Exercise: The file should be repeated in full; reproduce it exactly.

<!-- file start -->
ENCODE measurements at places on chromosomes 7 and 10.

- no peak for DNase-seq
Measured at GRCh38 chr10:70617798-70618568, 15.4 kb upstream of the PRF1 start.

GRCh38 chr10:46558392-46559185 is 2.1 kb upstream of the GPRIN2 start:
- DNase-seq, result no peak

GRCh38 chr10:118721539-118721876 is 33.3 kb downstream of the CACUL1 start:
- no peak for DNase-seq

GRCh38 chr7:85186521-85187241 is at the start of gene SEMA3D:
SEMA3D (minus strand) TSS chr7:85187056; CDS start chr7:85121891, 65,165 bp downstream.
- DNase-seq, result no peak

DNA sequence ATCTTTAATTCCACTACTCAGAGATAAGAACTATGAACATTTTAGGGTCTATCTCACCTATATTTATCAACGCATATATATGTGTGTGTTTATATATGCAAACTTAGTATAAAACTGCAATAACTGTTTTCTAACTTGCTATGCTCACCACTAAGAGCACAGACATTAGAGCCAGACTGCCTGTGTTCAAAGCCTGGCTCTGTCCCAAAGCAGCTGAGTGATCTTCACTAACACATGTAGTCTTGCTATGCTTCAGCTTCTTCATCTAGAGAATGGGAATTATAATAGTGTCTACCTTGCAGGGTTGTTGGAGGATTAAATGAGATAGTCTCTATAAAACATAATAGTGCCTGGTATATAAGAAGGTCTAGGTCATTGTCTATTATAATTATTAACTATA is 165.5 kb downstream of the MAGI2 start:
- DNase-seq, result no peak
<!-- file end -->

ENCODE measurements at places on chromosomes 7 and 10.

- no peak for DNase-seq
Measured at GRCh38 chr10:70617798-70618568, 15.4 kb upstream of the PRF1 start.

GRCh38 chr10:46558392-46559185 is 2.1 kb upstream of the GPRIN2 start:
- DNase-seq, result no peak

GRCh38 chr10:118721539-118721876 is 33.3 kb downstream of the CACUL1 start:
- no peak for DNase-seq

GRCh38 chr7:85186521-85187241 is at the start of gene SEMA3D:
SEMA3D (minus strand) TSS chr7:85187056; CDS start chr7:85121891, 65,165 bp downstream.
- DNase-seq, result no peak

DNA sequence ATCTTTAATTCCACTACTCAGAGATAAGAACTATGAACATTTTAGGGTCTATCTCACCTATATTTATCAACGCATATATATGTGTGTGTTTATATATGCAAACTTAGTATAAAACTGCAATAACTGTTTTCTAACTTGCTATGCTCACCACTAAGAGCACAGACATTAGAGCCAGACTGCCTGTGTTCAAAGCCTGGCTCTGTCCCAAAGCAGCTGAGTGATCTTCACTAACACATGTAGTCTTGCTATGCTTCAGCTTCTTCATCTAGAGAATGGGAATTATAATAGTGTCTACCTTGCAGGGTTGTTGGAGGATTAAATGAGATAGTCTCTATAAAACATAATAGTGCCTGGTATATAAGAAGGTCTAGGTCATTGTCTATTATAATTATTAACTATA is 165.5 kb downstream of the MAGI2 start:
- DNase-seq, result no peak